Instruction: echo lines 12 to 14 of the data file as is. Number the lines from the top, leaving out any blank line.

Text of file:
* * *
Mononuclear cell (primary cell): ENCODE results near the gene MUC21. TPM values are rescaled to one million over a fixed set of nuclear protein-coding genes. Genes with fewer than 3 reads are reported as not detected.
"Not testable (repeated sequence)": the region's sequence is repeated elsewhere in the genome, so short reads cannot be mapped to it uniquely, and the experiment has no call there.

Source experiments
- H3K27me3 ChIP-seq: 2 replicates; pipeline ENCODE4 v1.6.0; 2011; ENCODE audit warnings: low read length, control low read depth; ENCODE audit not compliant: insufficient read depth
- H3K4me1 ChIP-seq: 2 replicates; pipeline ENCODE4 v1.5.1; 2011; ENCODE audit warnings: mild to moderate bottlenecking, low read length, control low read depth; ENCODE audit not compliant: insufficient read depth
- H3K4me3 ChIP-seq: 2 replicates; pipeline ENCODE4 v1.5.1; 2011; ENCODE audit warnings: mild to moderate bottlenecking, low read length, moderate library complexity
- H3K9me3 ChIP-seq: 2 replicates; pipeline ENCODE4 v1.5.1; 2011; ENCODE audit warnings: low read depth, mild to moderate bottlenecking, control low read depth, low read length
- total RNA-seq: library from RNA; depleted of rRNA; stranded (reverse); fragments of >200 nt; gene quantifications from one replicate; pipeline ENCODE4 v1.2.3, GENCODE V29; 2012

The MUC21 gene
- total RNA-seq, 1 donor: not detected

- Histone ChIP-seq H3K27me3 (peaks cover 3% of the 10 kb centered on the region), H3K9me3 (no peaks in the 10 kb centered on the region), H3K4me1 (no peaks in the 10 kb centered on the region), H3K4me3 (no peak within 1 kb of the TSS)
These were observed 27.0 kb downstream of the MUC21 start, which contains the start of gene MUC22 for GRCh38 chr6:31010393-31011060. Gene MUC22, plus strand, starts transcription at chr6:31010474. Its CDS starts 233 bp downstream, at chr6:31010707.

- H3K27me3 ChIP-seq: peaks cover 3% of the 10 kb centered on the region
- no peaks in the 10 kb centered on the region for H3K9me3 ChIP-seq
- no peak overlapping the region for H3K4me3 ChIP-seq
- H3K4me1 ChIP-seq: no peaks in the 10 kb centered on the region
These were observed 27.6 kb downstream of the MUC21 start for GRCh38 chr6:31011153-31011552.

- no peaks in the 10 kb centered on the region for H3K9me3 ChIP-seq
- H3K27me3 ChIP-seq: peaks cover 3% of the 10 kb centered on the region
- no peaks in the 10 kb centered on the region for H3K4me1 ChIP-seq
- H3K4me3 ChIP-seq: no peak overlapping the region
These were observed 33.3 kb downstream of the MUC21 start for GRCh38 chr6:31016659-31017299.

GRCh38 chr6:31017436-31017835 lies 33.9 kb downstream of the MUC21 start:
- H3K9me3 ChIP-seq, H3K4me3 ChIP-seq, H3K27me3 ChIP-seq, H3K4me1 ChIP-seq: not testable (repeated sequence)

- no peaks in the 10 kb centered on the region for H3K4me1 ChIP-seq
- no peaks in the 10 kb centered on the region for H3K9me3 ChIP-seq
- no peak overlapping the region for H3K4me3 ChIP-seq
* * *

These were observed 27.0 kb downstream of the MUC21 start, which contains the start of gene MUC22 for GRCh38 chr6:31010393-31011060. Gene MUC22, plus strand, starts transcription at chr6:31010474. Its CDS starts 233 bp downstream, at chr6:31010707.

- H3K27me3 ChIP-seq: peaks cover 3% of the 10 kb centered on the region
- no peaks in the 10 kb centered on the region for H3K9me3 ChIP-seq